By Jean-Benoît Nadeau & Julie Barlow


Painting by: Victor Federico Mendoza Limón

Painting by: Victor Federico Mendoza Limón

On March 21st Mexicans celebrate the birthday of Benito Juárez. Nowadays, his picture is usually found next to the Virgin’s in family shrines in Mexico.

President of Mexico from 1858 to 1872, Juárez was a liberal and the first head of state who managed to create some sort of stability in the country during a very agitated century.

However, this is not the primary reason why the president is revered.

Benito Júarez was the first Native American to rise to the pinnacle of power since Moctezuma, and the first to do so in the Western hemisphere since the arrival of Columbus. This is undoubtedly significant in a country that was – and remains – predominantly native and mestizo.

The Zapotec Indian-born Juárez was orphaned at age three and did not speak Spanish until he was twelve. He surmounted impossible odds to become Mexico’s president, like working as a domestic servant to pay his way through law school and climbing his way up Mexico’s social ladder.

Since the 19th century, Latin American and Caribbean history has been dominated by almost continual strife between European criollos and disenfranchised mestizos, mulattos and natives, who fought for their rights and for recognition. Benito Juárez was a groundbreaker.

Unfortunately, while he did create some stability, he did not find the exact formula. It took the Mexican Revolution of 1910–1920, and 900,000 deaths until the Mexican government found a solution to their chronic instability.

But the Mexican Revolution sparked a new Mexican identity that would turn Juárez into a veritable cult figure. While Argentines were following the French’s fine arts tradition and other European vogues, Mexicans embraced the mystical exaltation of the Indian peasant and the mestizo urban proletariat. In the process, Mexico began generating completely unique and original works in the visual arts (like mural art) and in cinema.

This cultural development resulting from the Mexican Revolution helped spread the exultation of the “mestizo” identity even further. In the 1920s, the government began investing immensely in libraries, theaters, museums and radio programs. It put in place a vast education system with the hope of creating a single Mexican identity out of Mexico’s mixed population of criollos, Indios and mestizos.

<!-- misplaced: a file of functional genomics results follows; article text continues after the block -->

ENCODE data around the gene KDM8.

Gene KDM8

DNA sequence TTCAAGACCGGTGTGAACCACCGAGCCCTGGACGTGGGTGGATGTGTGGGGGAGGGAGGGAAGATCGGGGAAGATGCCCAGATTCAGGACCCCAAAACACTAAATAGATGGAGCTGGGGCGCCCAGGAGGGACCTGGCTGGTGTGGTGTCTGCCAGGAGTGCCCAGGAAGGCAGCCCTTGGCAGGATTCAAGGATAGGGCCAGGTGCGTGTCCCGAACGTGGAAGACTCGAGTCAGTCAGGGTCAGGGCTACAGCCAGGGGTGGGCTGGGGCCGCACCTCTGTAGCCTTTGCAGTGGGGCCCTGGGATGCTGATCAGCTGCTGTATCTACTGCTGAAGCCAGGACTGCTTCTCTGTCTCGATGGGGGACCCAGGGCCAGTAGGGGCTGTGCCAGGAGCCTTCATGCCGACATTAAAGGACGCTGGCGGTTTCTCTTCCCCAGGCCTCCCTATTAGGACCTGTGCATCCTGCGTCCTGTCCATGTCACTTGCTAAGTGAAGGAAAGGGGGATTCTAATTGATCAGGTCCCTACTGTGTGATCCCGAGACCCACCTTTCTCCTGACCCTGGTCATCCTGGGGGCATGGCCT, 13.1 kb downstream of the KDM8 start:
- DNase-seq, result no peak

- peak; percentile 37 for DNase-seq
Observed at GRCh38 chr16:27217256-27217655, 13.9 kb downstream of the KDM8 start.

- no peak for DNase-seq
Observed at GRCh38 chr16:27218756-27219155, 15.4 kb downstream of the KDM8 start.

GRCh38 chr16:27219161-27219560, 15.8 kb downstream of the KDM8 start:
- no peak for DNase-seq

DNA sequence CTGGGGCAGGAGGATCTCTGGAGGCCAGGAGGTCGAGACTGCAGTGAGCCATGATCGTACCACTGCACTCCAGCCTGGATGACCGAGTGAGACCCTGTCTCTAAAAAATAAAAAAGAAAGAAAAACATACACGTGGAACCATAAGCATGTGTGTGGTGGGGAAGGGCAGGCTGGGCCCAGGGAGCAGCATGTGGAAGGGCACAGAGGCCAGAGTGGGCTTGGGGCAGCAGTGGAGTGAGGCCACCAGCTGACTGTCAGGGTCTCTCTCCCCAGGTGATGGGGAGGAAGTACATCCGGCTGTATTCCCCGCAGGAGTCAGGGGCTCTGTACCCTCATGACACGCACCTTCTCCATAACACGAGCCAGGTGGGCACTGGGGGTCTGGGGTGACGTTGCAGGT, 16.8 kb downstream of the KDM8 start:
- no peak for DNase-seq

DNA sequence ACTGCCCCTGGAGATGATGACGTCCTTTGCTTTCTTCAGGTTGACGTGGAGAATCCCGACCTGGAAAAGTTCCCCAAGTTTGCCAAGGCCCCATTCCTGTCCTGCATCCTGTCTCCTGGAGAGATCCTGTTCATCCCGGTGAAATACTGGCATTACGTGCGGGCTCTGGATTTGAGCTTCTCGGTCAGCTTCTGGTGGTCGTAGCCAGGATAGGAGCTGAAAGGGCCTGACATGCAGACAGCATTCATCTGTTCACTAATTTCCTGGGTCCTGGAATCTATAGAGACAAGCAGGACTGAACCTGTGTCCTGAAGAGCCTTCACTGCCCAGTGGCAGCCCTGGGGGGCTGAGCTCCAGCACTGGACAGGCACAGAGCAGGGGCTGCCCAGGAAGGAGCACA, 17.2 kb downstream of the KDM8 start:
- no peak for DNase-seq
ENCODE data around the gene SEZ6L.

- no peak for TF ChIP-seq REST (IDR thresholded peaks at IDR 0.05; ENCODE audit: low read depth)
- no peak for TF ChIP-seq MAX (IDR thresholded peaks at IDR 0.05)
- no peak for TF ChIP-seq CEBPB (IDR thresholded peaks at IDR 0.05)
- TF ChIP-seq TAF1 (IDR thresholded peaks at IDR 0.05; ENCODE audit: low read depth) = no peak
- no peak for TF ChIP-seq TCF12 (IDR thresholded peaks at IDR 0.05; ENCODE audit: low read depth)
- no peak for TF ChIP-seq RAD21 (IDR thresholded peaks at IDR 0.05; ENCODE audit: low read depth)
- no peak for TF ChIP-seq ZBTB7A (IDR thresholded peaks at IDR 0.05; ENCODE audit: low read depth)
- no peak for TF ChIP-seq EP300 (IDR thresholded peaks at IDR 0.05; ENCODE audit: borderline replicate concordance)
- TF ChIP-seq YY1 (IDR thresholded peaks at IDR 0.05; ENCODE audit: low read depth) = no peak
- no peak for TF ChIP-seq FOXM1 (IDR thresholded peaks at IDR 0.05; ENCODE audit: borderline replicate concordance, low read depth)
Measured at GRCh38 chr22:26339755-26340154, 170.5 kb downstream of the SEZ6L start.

Mexican official culture shifted abruptly from hispanidad (Hispanicity) to americanismo. In the 1920s, Mexico established itself as the most representative Spanish American republic, a home of cultural nationalism and latinoamericanismo.

Only the Spanish Civil War and Cuban Revolution can compare with the impact of the Mexican Revolution on Hispanic art, culture and thought since the 1920s.

The intellectual figure who captured the essence of this shift was José Vasconcelos (1882–1959), rector of the National University in 1919 and minister of education in 1921. As a statesman, Vasconcelos was responsible for creating the Mexican education system and establishing its public libraries – he is the one who first commissioned Diego Rivera’s giant murals.

Vasconcelos expressed his strong americanista point of view in his major work, La Raza Cósmica (The Cosmic Race), published in 1925. Contrary to what the title suggests, Vasconcelos’ work was not science fiction; it was the cornerstone of indigenismo (the celebration of ancient indigenous cultural heritage). In his introduction, Vasconcelos writes: “We will come, in the Americas before anywhere else in the world, to the creation of a race made from the treasures of all of those before, a final race, a cosmic race.”

Vasconcelos’ wrote La Raza Cósmica to give the oppressed (the mestizo and the Indians) reasons to be proud. In his essay, he also expressed the ideology of universally progressing as a “fifth race” despite factors of race, territory and spirituality.

In other words, Vasconcelos pushed the mystical adulation of the mestizo identity to its extreme, and Benito Juárez – retroactively — became its embodiment.


The Story of SpanishMore information about the development of Spanish in Latin America can be found in our new book, The Story of Spanish, to be released in May 2013, St. Martin’s Press.